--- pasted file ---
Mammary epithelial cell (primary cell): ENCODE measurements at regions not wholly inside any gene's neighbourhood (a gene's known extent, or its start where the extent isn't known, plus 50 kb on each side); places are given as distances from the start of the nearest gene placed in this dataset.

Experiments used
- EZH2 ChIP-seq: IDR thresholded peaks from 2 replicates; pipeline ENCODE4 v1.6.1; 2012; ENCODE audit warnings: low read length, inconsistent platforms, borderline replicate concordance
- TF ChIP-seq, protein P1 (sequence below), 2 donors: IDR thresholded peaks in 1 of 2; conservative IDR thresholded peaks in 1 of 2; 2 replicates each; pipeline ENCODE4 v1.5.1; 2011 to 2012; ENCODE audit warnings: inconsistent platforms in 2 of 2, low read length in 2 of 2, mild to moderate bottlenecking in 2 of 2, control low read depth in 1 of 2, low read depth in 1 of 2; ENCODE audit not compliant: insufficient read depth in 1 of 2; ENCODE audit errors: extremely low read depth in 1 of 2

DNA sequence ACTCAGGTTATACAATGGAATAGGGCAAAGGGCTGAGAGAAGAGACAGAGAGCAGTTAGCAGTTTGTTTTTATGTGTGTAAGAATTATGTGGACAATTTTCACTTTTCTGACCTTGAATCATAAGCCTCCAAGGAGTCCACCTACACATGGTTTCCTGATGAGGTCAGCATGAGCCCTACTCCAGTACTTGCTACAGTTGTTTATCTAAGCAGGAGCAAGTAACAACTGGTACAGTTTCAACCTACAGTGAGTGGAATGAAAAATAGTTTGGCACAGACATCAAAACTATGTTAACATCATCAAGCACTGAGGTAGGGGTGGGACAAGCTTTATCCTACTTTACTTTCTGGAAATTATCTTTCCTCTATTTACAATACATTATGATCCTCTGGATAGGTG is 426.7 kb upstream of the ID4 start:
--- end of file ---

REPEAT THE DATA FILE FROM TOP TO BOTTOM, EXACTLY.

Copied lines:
Mammary epithelial cell (primary cell): ENCODE measurements at regions not wholly inside any gene's neighbourhood (a gene's known extent, or its start where the extent isn't known, plus 50 kb on each side); places are given as distances from the start of the nearest gene placed in this dataset.

Experiments used
- EZH2 ChIP-seq: IDR thresholded peaks from 2 replicates; pipeline ENCODE4 v1.6.1; 2012; ENCODE audit warnings: low read length, inconsistent platforms, borderline replicate concordance
- TF ChIP-seq, protein P1 (sequence below), 2 donors: IDR thresholded peaks in 1 of 2; conservative IDR thresholded peaks in 1 of 2; 2 replicates each; pipeline ENCODE4 v1.5.1; 2011 to 2012; ENCODE audit warnings: inconsistent platforms in 2 of 2, low read length in 2 of 2, mild to moderate bottlenecking in 2 of 2, control low read depth in 1 of 2, low read depth in 1 of 2; ENCODE audit not compliant: insufficient read depth in 1 of 2; ENCODE audit errors: extremely low read depth in 1 of 2

DNA sequence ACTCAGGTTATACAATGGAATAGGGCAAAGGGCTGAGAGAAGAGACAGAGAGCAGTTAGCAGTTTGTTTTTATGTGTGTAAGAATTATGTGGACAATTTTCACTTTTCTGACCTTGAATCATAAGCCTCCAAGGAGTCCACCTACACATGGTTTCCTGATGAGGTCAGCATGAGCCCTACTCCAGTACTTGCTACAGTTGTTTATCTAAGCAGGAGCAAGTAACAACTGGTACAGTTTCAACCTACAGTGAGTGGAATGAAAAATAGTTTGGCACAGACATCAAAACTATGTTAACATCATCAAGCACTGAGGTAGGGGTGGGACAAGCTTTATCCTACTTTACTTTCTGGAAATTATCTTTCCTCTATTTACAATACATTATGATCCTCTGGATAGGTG is 426.7 kb upstream of the ID4 start: